My Brother Loves Japan’s Plums 我が弟梅好き

Yesterday Philip and I went to Osaka Castle Park to enjoy the beautiful and fragrant plum tree orchard, which is now in full bloom. So far he has enjoyed trying new foods, riding trains, and exploring supermarkets, but he seems to have loved the plums trees in full bloom more than anything. He was thoroughly impressed and took many pictures.

Today we will go watch day one of the Osaka Grand Sumô tournament.

We will also be thinking of all the victims and families affected by the 3/11/2011 Tôhoku Megaquake and subsequent tsunamis and nuclear disasters. Today marks one year since the tragedies, but there are still many people displaced, and affected areas are still in the process of recovering. Please consider making even a small contribution to relief organizations such as the Japanese Red Cross (link on side bar →).


Tanabe Yose 田辺寄席

Today I went to listen to rakugo at the Tanabe Yose. Though it was my first time, this chiiki yose was holding its 595th and 596th shows this afternoon and evening. The Tanabe Yose, which puts on monthly shows and has changed venues a couple of times, has been making audiences laugh for  some 38 years. This is the “home ground” of Katsura Bunta, and it would seem that many people in the audience are also longtime regulars. Indeed it was a very friendly, family-like atmosphere, and tea and snacks were even served in the garden during intermission.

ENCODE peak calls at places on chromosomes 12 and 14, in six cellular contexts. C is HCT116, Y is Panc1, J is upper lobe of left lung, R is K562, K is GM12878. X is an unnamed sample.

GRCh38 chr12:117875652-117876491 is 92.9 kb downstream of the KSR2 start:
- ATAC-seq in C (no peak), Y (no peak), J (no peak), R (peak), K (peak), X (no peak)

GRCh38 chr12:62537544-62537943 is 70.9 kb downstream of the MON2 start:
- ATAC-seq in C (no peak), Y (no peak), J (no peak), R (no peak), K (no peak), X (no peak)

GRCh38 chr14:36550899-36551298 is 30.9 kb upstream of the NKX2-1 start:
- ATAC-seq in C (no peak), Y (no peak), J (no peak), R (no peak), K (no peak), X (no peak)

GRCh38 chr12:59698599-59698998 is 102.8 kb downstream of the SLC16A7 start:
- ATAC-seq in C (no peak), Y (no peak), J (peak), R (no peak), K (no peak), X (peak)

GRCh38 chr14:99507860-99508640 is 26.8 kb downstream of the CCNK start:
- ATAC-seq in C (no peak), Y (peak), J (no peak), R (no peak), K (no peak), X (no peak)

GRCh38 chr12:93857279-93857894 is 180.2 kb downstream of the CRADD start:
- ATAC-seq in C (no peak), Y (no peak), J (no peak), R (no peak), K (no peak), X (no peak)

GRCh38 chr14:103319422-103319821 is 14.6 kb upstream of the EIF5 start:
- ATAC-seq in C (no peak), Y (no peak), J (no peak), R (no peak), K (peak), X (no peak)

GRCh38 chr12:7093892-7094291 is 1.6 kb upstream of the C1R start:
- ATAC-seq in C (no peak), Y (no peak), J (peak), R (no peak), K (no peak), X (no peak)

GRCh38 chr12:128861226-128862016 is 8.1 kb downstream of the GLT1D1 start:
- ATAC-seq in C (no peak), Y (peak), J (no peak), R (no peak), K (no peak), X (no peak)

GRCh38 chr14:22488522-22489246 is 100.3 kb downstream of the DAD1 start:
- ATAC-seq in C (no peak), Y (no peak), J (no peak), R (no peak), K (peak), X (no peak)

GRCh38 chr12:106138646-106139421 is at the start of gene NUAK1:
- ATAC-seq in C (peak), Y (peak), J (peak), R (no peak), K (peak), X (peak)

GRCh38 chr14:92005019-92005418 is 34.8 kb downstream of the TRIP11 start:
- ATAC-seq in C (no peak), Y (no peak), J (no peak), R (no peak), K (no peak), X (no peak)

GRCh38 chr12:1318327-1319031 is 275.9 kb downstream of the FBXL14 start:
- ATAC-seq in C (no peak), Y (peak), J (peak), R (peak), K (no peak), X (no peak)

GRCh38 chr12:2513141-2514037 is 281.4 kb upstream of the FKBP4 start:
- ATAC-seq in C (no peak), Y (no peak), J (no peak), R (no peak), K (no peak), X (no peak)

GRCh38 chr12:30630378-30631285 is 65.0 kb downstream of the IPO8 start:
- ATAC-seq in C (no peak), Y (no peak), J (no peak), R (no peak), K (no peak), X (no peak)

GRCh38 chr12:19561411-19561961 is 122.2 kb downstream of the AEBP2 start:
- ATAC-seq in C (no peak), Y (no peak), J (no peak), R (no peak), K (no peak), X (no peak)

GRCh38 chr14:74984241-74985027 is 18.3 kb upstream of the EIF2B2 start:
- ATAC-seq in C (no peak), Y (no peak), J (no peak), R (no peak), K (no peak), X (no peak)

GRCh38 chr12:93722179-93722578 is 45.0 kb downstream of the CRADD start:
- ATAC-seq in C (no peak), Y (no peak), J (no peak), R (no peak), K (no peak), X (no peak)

I am glad that I arrived early, because people soon filled seats in anticipation for Bunta’s pre-show talk. Ten minutes before each show, Bunta comes out for a short set called Kaikô zeroban, a play on the rakugo story Kaikô ichiban. Today, perhaps because he heard a non-Japanese was in the audience, he began by sharing jokes from around the world, including countries such as America, England, India, China, and even Iran. He performed jokes in rakugo style, showing how humor in the world is often universal (if not similar to rakugo).

Bunta performed the story Hyôgo bune, which was fabulous. Today’s special guest was Shôfukutei Kakushi, who was also great in the two stories he performed, Hettsui nusutto and Hana ikada.

The first Tanabe Yose show was held in September 1974 on the third floor of Akatsuki Pan, a bakery not far from Minami Tanabe Station. This remained the venue for but a year since there wasn’t enough space for all the people who wanted in, and the stairs, too steep for elderly yose-goers, also presented a problem. From there the Tanabe Yose was moved to the Abeno Youth Center, where it remained for many years.

The Tanabe Yose was founded by a large group of local citizens who loved rakugo and wanted to listen to rakugo regularly in their own community. The yose was formed at a time when hanashika were at pains to find venues they could regularly perform at. From the beginning there were around eighty people at every show, and high attendance continued at the Tanabe Yose even after the 1970s rakugo boom ended. It is safe to say that most Kamigata hanashika have performed at this venue at least once.

With each show, organizers also distribute a free newspaper titled Yoriai zake (named after a rakugo story). In addition to Tanabe Yose-related news, Yoriai zake also has regular articles on Osaka history, interesting culture, and even the air raids during World War II.